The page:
A Conversation with Ciaran Tourish from Altan

Altan, one of Ireland’s premier traditional music bands is heading to the Carlisle Theater in Carlisle, PA for a performance on Tuesday, March 15, 2011 in honor of the band’s 25th anniversary. (http://www.carlisletheatre.org/) On March 1st I spoke to one of the band’s fiddlers, Ciaran Tourish, from his home in Ireland.

 Folkmama: We’re looking forward to your March 15th show in Carlisle. So many bands make constant changes in their personnel. Has Altan’s instrumentation stayed pretty constant in the last few years?

Tourish: Yes it has. We have two fiddles, an accordion, two guitars, bouzouki and of course Mairéad sings as well.  

Folkmama: So, tell me about the upcoming tour in the US,

Tourish : So basically we’re doing this tour and we’re celebrating 25 years. And we have an album with the RTÉ Concert Orchestra called Altan · 25th Anniversary Celebration. We did the record in the RTÉ studios in Dublin here and we were very pleased with it. It’s just a nice way to celebrate the 25 years. And it’s just something different. I mean, all the tunes and songs that we did were stuff that we had recorded before. We just picked our favorites. A guy called Fiachra Trench arranged the tracks. And the result is what we did with the orchestra. So that’s what we are basically touring. We are in celebratory mode I suppose you could say.

Folkmama: Altan has twin fiddles. Tell me what having two fiddles can do for a group.

Tourish: The music that we play, it’s not only Irish music but it’s from a specific part of Ireland; County Donegal in the Northwest where most of the band members are from. And Donegal does have a very strong fiddle tradition. And within that tradition there are a lot of different things that you can use the fiddles for like playing octaves and harmony and stuff like that. Where one fiddle can play the melody and another fiddle can play exactly the same melody an octave below. At the very beginning it was always a fiddle-driven band because of the nature of the music and the style that we play, and that’s the way it’s been ever since.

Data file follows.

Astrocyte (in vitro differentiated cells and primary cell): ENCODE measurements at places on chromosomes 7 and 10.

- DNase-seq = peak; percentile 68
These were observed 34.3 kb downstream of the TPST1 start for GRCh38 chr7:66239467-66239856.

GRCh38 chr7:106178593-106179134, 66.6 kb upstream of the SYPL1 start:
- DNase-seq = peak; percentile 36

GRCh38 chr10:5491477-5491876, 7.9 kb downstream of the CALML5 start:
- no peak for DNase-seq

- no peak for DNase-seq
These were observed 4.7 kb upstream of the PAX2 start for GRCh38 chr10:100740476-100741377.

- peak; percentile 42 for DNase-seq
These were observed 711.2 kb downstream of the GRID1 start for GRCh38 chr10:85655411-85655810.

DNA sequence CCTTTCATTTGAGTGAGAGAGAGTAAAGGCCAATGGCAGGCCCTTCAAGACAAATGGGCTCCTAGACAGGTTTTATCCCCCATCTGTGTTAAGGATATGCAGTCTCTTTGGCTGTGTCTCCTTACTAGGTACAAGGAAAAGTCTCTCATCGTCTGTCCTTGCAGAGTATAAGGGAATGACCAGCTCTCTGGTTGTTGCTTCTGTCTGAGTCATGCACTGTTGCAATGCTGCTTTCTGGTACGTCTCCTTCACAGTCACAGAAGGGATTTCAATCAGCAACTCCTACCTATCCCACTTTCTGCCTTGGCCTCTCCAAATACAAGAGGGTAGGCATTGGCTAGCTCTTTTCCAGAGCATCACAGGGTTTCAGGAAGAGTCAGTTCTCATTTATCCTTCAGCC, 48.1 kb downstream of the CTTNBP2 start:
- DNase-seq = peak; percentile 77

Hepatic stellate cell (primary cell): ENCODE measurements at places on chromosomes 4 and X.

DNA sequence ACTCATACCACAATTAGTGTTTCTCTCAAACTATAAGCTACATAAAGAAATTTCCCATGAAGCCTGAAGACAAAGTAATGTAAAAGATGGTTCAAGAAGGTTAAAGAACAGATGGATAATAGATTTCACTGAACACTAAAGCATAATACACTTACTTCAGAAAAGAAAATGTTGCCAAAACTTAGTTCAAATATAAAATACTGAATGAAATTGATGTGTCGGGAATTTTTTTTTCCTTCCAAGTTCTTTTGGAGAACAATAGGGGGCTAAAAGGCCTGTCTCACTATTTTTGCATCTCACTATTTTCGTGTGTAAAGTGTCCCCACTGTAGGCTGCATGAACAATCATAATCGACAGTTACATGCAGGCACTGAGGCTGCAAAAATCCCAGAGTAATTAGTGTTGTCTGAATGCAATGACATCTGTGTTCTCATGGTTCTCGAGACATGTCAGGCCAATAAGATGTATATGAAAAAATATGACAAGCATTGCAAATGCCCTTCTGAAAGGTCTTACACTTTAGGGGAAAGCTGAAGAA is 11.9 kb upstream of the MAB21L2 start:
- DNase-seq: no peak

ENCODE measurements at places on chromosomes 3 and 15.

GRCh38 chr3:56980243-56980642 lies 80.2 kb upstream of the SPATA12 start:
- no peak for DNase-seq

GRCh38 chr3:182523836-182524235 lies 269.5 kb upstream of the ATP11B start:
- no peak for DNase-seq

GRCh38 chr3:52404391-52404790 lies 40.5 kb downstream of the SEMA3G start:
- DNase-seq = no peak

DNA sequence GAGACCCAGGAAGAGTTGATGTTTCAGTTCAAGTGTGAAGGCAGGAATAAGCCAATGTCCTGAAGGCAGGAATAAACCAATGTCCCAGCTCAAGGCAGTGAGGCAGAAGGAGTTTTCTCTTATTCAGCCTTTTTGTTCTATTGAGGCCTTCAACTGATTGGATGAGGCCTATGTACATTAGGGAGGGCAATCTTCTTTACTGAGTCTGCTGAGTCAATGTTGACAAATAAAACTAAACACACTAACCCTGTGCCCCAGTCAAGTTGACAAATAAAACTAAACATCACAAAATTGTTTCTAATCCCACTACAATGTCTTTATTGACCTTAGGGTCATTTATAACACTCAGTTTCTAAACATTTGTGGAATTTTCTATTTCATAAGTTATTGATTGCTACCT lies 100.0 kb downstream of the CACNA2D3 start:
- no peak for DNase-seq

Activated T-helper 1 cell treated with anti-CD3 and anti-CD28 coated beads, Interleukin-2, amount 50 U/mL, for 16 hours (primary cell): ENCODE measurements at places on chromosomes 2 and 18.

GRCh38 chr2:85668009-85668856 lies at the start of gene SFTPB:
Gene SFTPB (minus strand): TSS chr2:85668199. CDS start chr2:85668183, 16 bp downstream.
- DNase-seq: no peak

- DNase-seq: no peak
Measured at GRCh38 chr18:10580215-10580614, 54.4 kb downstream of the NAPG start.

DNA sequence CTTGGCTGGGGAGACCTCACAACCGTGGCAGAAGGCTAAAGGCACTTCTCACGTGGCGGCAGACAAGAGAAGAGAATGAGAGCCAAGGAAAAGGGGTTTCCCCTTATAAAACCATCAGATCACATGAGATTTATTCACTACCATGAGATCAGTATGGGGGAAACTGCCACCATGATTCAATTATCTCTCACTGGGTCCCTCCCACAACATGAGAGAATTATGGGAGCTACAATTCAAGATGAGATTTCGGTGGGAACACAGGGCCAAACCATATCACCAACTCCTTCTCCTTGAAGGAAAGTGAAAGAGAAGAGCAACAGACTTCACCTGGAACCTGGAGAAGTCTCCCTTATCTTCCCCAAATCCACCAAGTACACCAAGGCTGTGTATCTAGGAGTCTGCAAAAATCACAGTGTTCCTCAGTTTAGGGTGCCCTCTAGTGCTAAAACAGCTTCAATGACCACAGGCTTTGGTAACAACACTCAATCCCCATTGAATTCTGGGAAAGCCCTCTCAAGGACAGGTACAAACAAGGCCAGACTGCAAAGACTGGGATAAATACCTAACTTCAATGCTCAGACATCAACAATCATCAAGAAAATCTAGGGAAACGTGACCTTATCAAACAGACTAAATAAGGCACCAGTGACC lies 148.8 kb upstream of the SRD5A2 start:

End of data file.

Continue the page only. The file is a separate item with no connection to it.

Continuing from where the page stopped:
Folkmama: Is it pretty typical for bands from your region to have twin fiddlers?

Tourish: Well, I suppose there are not many bands from Donegal really. I mean there is a lot of music that came out of Donegal like Clannad and Enya but they were more vocal-driven bands rather than instrumental. So I suppose that you could say that Altan was the first instrumental band out there on the world stage promoting Donegal fiddle music.

 Folkmama: I was at Celtic Connections (a festival in Glasgow, Scotland) this past January and I went to a lecture which was quite fascinating called “Queen of the Bow.” The lecturer, Liz Doherty spoke about the role of woman fiddle player in traditional music from Celtic cultures. She credited female fiddlers like Natalie McMaster and the female fiddler in Altan; Mairéad Ní Mhaonaigh as being real trendsetters that led the way for the large number of female fiddlers that are performing today. Would Mairéad agree with Liz Doherty’s point of view?